As for the team’s biggest need, he said: “Depending on what happens with Marquis [Daniels], I would say that’s our biggest need right now, the backup 3.”
Following are highlights from the conversation. To hear the interview, go to the Dennis & Callahan audio on demand page.
Based on the fact that your main concern for your basketball team going into the second half is your health and your freshness and those things that you need for them to play with energy when it comes to the playoffs ‘¦ wouldn’t it be better for Paul Pierce to stay home on All-Star weekend, catch his breath and regroup for the second half of the season?
It depends on how serious it is. I don’t think it’s as serious as it’s made out to be. He was concerned more just because it was hurting, but it’s not even as close to as bad as we thought it could be. I think we’re overreacting a little bit on this one.
You’re going to keep an eye on their minutes, right?
I’m going to keep an eye on all of their minutes. I think [Rajon] Rondo will probably play the most, him or Ray [Allen], because Ray loves playing. He is perfect in those games, obviously. Other than that, I’m going to play LeBron [James] and Dwyane [Wade] probably 47-48 minutes, in that area.
How will they get along? Clearly Rondo got under their skin Sunday, you guys as a team got under their skin and maybe in their heads a little bit. Is that all forgotten Sunday in LA?
It usually is. I don’t know if they got under their skin or not, but they pestered them, especially Rondo, but that’s just in that single game. Athletes have a great way of kind of getting over it and moving on.
|Irish Coffee: Why Celtics should earn No. 1 seed||02.14.11 at 1:21 pm ET|
Wake up with the Celtics and your daily dose of Irish Coffee ‘¦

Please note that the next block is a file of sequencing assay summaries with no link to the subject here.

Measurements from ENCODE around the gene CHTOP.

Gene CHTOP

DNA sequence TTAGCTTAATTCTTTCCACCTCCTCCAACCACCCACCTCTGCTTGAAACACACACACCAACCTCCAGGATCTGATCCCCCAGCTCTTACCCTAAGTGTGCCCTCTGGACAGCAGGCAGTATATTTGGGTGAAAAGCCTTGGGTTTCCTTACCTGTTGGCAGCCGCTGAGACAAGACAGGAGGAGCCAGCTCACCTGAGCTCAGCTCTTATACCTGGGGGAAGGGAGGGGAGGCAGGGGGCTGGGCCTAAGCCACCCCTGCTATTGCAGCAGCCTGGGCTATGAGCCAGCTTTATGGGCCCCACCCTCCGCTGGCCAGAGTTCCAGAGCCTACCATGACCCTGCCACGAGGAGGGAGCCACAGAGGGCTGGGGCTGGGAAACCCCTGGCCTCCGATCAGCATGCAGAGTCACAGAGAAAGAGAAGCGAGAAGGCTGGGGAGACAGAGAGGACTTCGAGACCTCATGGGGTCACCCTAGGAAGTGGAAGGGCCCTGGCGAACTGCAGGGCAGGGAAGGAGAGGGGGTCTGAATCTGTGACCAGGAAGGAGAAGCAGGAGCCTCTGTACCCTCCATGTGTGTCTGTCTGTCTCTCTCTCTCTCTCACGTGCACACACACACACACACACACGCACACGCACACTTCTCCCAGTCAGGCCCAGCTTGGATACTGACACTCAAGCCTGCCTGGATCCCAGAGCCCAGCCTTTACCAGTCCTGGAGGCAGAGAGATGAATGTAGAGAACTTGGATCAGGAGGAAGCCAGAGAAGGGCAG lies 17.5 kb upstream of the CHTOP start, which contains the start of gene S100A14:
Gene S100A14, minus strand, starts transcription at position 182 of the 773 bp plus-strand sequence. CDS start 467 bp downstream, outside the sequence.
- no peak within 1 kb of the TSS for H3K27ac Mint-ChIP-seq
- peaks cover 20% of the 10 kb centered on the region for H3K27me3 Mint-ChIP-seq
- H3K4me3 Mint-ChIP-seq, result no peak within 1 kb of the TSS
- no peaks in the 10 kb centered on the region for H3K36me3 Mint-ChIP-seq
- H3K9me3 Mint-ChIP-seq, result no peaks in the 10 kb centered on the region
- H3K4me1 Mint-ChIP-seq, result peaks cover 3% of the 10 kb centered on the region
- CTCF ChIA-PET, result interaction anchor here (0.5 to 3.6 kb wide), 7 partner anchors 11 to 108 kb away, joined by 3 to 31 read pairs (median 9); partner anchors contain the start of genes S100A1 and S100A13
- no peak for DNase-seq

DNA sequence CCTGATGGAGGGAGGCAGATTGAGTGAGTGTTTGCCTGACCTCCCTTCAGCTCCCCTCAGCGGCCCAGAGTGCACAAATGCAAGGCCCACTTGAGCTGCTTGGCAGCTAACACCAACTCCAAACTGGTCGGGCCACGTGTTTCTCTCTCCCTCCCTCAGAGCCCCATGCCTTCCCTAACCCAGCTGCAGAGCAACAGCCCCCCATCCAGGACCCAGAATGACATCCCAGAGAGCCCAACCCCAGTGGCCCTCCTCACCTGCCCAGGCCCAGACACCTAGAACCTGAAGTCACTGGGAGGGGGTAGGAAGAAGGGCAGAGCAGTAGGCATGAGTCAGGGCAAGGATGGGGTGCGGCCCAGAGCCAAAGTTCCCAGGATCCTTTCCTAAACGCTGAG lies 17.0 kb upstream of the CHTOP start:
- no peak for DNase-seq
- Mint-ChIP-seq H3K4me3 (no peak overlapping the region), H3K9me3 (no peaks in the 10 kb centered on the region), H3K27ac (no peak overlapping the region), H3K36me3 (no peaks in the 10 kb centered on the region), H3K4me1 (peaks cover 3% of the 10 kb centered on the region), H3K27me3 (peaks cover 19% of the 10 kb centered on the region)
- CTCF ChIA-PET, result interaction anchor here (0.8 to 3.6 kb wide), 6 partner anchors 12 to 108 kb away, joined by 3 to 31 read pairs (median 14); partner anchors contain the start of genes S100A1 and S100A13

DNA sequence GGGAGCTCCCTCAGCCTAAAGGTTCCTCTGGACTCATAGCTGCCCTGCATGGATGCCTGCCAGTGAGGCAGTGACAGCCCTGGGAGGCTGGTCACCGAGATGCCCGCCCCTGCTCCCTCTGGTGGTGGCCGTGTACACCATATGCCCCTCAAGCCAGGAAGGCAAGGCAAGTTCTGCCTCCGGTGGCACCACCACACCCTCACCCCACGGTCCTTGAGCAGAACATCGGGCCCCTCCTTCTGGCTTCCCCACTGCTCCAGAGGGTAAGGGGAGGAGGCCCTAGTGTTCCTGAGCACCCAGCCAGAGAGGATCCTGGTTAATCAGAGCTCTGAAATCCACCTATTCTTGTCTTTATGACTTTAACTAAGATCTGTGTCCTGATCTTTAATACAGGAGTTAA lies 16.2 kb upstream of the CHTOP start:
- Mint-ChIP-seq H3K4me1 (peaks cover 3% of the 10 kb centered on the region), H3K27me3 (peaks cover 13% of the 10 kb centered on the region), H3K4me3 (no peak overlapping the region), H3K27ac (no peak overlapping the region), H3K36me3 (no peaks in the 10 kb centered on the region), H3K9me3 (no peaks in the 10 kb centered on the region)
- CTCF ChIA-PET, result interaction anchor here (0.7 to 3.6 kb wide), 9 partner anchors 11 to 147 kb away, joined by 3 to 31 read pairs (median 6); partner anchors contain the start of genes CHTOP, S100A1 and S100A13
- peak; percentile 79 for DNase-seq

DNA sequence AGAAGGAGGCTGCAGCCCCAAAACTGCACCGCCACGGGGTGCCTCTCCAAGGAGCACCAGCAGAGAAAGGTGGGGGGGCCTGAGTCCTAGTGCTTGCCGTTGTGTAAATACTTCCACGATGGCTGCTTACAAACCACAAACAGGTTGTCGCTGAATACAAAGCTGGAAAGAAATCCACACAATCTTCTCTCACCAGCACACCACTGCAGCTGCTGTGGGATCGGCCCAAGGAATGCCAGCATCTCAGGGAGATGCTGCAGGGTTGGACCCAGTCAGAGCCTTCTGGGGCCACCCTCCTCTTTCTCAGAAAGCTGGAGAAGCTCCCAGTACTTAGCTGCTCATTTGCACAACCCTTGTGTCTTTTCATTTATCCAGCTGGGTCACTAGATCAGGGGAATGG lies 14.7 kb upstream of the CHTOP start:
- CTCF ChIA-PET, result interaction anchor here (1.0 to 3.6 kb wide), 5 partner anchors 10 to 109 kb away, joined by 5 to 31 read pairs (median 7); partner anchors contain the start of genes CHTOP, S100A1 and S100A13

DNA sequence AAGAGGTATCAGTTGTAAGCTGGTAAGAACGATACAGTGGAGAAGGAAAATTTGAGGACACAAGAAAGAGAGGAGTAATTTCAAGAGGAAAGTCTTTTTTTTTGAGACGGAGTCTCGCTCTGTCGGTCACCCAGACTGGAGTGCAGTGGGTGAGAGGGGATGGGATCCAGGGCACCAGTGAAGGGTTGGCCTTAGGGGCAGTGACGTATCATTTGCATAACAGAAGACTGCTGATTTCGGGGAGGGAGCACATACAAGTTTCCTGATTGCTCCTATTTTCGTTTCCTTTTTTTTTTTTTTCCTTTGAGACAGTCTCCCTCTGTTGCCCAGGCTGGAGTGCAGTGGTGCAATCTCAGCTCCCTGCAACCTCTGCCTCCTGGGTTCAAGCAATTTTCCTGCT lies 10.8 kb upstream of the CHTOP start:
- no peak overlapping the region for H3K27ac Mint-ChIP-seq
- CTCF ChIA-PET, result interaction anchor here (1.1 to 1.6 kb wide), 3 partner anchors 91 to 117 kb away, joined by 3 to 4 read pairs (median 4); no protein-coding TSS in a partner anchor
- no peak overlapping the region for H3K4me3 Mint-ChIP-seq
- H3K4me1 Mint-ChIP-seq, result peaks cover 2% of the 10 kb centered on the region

Rest up, Celtics, because it doesn’t get any easier than this. The C’s are midway through their most relaxing regular-season stretch of the New Big Three Era in terms of travel.
And never have they needed it more. Seven members of the team’s 15-man roster are battling known injuries as the All-Star break looms, and that doesn’t include Glen Davis‘ bruised noggin, Kevin Garnett‘s rehabbed knee or Rajon Rondo‘s feet.
The good news: The Celtics are in the midst of a 15-day stretch between road games. They played in Charlotte on Feb. 7 and travel to Oakland on Feb. 22. In between, they’ll have played just three home games, all three days apart. Sure, there’s an All-Star Game in between (in Los Angeles) but that’s hardly heavy lifting for Garnett, Rondo, Ray Allen and Paul Pierce (depending on Pierce’s MRI results), especially since Doc Rivers is manning their minutes.
In the previous three seasons, the Celtics’ longest stretch between road games around the All-Star break was seven days. And in the last two seasons, the NBA has sandwiched a pair of road games for the C’s around the All-Star Game — hardly the mini vacation players desire.
The bad news: Since 2007, the Celtics have had three stretches of 15 days or more between road games. This current span is one. The other two have come at an even more ideal time — days before season’s end. Two years ago, the C’ss played five straight home games from March 27 to April 12. Last season, they had six consecutive home contests from March 22 to April 6.
This season, they’ll have no such luck. Starting with a four-game West Coast road trip after the All-Star Game, the Celtics play 17 of their final 28 games on the road, including 10-of-16 to close out the season. However, only 10 of those 28 games come against teams above .500.
With a half-game lead for first place, the Celtics are battling the Heat — and perhaps the Bulls — for the top seed in the Eastern Conference. In all likelihood, nobody will catch the Spurs (45-9) for the league’s best overall record, so we’ll only include the Lakers out West as we take a look at how many of these teams’ post-All-Star break games are against teams above .500:
|Danny Ainge on Big Show: Trades being discussed, coaches ‘wish’ their players were like Kevin Garnett||02.10.11 at 6:14 pm ET|
Celtics president of basketball operations Danny Ainge made his weekly appearance on The Big Show Thursday, discussing the team’s potential activity in the the trade market, Ray Allen‘s forthcoming record, and Kendrick Perkins‘ future with the team.
With Marquis Daniels having gone down with a bruised spinal cord in Sunday’s game after a collision with Gilbert Arenas, Ainge admitted that the team is more likely to make calls than simply field them.
“We’re having conversations,” Ainge said. “I think the Marquis incident makes us a little bit more proactive rather than just receiving calls and seeing what else might be a possibility to back up Paul [Pierce] or Ray [Allen] in the playoffs.”
With recent focus being placed on whether Kevin Garnett is a dirty player, Ainge suggested that teams and players throughout the league ‘ including the ones Garnett has robbed the right way ‘ would be happy to have him.